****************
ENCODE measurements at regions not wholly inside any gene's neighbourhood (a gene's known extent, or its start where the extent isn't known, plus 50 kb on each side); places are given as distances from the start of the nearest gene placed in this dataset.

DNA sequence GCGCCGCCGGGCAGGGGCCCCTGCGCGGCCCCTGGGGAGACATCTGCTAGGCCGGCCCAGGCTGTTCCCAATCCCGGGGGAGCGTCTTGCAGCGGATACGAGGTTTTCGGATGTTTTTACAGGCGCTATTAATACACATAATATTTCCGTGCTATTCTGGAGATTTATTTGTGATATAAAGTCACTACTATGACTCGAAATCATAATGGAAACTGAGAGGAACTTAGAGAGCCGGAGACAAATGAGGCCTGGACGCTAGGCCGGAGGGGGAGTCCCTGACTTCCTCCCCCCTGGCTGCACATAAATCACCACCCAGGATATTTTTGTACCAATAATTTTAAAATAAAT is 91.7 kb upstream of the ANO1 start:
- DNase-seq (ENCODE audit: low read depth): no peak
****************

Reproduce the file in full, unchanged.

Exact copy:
ENCODE measurements at regions not wholly inside any gene's neighbourhood (a gene's known extent, or its start where the extent isn't known, plus 50 kb on each side); places are given as distances from the start of the nearest gene placed in this dataset.

DNA sequence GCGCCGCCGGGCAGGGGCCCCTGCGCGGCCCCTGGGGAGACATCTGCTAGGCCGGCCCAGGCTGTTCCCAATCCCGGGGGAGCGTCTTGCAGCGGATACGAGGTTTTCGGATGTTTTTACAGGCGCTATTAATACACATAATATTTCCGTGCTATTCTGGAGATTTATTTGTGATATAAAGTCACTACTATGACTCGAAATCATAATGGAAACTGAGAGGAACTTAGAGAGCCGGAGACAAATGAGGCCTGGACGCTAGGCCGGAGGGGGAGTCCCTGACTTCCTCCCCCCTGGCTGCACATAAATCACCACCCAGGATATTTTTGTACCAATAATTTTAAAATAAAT is 91.7 kb upstream of the ANO1 start:
- DNase-seq (ENCODE audit: low read depth): no peak